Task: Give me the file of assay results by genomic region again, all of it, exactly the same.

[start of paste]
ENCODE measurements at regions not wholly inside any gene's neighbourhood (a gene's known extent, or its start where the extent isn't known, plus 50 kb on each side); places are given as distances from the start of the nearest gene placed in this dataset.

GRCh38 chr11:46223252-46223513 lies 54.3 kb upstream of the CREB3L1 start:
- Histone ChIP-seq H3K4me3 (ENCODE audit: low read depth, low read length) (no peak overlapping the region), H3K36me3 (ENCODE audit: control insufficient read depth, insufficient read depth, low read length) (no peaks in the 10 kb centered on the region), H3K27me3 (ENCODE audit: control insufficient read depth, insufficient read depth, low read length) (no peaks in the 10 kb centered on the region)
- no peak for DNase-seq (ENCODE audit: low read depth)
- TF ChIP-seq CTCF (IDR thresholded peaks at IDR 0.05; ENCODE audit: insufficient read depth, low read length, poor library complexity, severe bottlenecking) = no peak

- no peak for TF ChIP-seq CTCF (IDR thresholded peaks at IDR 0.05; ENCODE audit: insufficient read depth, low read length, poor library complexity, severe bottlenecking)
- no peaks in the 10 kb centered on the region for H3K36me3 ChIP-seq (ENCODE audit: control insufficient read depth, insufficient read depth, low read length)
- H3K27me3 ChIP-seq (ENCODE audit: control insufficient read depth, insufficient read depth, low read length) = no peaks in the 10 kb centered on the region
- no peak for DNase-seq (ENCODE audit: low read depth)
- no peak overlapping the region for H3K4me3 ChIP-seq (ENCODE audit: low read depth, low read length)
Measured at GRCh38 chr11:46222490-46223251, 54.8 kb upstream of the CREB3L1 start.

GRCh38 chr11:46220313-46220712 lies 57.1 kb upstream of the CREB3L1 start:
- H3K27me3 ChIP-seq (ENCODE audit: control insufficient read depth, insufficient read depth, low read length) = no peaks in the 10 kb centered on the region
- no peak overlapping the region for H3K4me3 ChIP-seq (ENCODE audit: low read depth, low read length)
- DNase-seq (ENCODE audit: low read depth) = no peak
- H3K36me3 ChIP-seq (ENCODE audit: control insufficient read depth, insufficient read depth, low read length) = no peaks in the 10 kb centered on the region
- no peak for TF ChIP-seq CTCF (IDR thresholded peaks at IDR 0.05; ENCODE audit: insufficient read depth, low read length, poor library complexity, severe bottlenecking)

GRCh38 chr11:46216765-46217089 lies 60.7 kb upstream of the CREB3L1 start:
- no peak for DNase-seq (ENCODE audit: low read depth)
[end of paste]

ENCODE measurements at regions not wholly inside any gene's neighbourhood (a gene's known extent, or its start where the extent isn't known, plus 50 kb on each side); places are given as distances from the start of the nearest gene placed in this dataset.

GRCh38 chr11:46223252-46223513 lies 54.3 kb upstream of the CREB3L1 start:
- Histone ChIP-seq H3K4me3 (ENCODE audit: low read depth, low read length) (no peak overlapping the region), H3K36me3 (ENCODE audit: control insufficient read depth, insufficient read depth, low read length) (no peaks in the 10 kb centered on the region), H3K27me3 (ENCODE audit: control insufficient read depth, insufficient read depth, low read length) (no peaks in the 10 kb centered on the region)
- no peak for DNase-seq (ENCODE audit: low read depth)
- TF ChIP-seq CTCF (IDR thresholded peaks at IDR 0.05; ENCODE audit: insufficient read depth, low read length, poor library complexity, severe bottlenecking) = no peak

- no peak for TF ChIP-seq CTCF (IDR thresholded peaks at IDR 0.05; ENCODE audit: insufficient read depth, low read length, poor library complexity, severe bottlenecking)
- no peaks in the 10 kb centered on the region for H3K36me3 ChIP-seq (ENCODE audit: control insufficient read depth, insufficient read depth, low read length)
- H3K27me3 ChIP-seq (ENCODE audit: control insufficient read depth, insufficient read depth, low read length) = no peaks in the 10 kb centered on the region
- no peak for DNase-seq (ENCODE audit: low read depth)
- no peak overlapping the region for H3K4me3 ChIP-seq (ENCODE audit: low read depth, low read length)
Measured at GRCh38 chr11:46222490-46223251, 54.8 kb upstream of the CREB3L1 start.

GRCh38 chr11:46220313-46220712 lies 57.1 kb upstream of the CREB3L1 start:
- H3K27me3 ChIP-seq (ENCODE audit: control insufficient read depth, insufficient read depth, low read length) = no peaks in the 10 kb centered on the region
- no peak overlapping the region for H3K4me3 ChIP-seq (ENCODE audit: low read depth, low read length)
- DNase-seq (ENCODE audit: low read depth) = no peak
- H3K36me3 ChIP-seq (ENCODE audit: control insufficient read depth, insufficient read depth, low read length) = no peaks in the 10 kb centered on the region
- no peak for TF ChIP-seq CTCF (IDR thresholded peaks at IDR 0.05; ENCODE audit: insufficient read depth, low read length, poor library complexity, severe bottlenecking)

GRCh38 chr11:46216765-46217089 lies 60.7 kb upstream of the CREB3L1 start:
- no peak for DNase-seq (ENCODE audit: low read depth)